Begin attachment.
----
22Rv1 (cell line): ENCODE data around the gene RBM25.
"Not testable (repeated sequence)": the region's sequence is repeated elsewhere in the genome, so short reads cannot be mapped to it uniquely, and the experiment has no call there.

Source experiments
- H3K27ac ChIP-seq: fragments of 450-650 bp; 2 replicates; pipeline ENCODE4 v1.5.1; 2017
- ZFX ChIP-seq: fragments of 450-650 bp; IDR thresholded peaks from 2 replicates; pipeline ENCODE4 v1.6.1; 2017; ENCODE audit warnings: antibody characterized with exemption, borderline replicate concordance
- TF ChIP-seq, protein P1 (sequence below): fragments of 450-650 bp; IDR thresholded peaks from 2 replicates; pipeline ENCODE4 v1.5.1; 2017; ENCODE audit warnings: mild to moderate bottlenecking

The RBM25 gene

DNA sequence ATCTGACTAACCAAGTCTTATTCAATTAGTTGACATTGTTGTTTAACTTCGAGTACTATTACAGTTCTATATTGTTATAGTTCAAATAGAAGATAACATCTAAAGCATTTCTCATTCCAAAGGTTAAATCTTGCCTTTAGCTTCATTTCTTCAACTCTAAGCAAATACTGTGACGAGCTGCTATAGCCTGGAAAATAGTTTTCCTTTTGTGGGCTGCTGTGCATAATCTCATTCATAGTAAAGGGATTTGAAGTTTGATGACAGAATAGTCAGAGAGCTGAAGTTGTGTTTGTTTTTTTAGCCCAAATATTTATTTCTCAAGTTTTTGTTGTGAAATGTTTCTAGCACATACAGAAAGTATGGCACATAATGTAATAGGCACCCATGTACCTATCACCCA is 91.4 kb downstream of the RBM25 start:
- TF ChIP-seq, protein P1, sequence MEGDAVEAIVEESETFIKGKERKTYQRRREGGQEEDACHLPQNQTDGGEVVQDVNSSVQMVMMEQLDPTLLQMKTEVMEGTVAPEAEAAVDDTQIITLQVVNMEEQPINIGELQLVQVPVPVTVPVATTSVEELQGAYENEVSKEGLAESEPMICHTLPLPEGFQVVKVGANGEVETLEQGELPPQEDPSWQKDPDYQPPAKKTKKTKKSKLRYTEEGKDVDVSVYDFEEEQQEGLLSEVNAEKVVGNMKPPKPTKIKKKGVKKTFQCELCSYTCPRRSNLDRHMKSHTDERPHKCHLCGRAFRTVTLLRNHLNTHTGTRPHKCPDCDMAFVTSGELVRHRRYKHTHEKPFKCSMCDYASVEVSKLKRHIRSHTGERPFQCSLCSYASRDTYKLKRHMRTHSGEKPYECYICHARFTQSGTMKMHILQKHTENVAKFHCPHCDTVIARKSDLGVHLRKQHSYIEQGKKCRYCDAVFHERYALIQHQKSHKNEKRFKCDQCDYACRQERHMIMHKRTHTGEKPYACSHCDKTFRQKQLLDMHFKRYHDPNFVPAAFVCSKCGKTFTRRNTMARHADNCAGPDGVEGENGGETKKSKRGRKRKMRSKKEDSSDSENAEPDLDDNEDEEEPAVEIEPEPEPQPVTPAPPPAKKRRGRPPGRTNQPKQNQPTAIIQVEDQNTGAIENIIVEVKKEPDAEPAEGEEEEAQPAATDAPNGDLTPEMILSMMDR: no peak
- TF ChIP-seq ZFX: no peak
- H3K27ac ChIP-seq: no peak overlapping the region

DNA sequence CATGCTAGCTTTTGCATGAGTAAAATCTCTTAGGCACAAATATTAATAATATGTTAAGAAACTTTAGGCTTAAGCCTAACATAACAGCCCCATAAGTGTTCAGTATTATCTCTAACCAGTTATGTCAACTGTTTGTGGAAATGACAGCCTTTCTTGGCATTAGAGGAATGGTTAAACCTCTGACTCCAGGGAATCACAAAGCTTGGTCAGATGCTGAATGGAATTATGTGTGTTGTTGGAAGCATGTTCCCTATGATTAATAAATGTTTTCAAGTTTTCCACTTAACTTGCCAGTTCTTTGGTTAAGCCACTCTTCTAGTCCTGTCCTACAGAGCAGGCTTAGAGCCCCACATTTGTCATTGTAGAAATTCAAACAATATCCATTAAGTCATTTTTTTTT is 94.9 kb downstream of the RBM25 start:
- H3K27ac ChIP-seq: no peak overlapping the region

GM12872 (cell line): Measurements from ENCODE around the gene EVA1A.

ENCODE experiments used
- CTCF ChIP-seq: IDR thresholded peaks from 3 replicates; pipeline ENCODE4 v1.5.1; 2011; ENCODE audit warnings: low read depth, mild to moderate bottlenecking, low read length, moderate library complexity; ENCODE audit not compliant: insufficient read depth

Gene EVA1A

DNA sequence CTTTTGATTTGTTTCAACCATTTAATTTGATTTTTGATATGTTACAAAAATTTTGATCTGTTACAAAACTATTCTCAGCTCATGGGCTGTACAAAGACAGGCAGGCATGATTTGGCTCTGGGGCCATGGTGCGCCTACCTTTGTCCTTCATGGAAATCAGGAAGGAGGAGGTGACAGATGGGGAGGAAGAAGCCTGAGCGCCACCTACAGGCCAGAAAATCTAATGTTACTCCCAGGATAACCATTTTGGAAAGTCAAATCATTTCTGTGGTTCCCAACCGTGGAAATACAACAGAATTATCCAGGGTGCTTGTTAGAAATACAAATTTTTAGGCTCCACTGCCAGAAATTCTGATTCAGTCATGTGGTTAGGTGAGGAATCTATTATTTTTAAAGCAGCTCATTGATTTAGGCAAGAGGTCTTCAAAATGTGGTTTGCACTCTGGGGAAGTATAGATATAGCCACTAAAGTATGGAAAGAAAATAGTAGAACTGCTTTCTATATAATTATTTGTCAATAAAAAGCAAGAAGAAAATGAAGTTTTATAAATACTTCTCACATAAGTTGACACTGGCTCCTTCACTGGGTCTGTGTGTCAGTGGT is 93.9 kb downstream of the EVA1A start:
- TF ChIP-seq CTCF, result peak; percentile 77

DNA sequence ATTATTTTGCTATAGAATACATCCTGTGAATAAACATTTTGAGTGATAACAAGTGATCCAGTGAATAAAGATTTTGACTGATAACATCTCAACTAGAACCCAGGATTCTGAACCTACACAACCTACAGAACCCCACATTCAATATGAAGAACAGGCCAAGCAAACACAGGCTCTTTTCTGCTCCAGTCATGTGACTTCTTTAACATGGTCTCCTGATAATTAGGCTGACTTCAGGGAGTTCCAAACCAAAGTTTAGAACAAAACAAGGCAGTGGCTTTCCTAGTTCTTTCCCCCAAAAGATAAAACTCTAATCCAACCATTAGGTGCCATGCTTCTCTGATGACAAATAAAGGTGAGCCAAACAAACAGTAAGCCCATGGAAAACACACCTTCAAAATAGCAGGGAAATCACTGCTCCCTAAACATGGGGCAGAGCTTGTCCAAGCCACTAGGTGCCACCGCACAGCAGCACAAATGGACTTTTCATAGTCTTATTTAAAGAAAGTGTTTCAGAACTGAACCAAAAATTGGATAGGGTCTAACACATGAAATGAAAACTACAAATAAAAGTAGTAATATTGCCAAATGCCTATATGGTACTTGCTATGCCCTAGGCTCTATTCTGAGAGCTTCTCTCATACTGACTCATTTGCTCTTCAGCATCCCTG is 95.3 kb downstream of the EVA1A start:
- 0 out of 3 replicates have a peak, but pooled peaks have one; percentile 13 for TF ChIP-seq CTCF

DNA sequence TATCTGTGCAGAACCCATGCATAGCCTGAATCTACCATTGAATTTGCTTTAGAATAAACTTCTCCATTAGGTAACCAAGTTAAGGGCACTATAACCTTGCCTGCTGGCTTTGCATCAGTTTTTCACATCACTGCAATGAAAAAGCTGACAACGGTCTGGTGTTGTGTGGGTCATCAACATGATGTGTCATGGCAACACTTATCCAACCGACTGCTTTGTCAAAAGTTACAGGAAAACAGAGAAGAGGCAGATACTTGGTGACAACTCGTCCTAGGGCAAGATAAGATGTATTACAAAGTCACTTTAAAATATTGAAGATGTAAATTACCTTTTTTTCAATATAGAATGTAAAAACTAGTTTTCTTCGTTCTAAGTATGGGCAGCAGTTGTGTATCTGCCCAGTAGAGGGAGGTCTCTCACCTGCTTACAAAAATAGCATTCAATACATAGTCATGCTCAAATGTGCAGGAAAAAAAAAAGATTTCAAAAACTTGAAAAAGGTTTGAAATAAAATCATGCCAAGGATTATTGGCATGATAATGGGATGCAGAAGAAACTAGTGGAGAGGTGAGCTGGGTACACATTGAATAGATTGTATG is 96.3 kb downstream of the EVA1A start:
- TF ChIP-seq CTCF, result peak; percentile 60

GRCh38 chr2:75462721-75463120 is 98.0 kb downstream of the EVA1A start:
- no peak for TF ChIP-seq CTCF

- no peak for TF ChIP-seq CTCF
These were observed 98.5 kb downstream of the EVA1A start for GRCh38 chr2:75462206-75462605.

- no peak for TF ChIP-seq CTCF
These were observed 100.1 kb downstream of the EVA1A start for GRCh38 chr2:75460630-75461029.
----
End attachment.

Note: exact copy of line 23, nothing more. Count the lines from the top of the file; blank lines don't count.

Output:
- TF ChIP-seq CTCF, result peak; percentile 60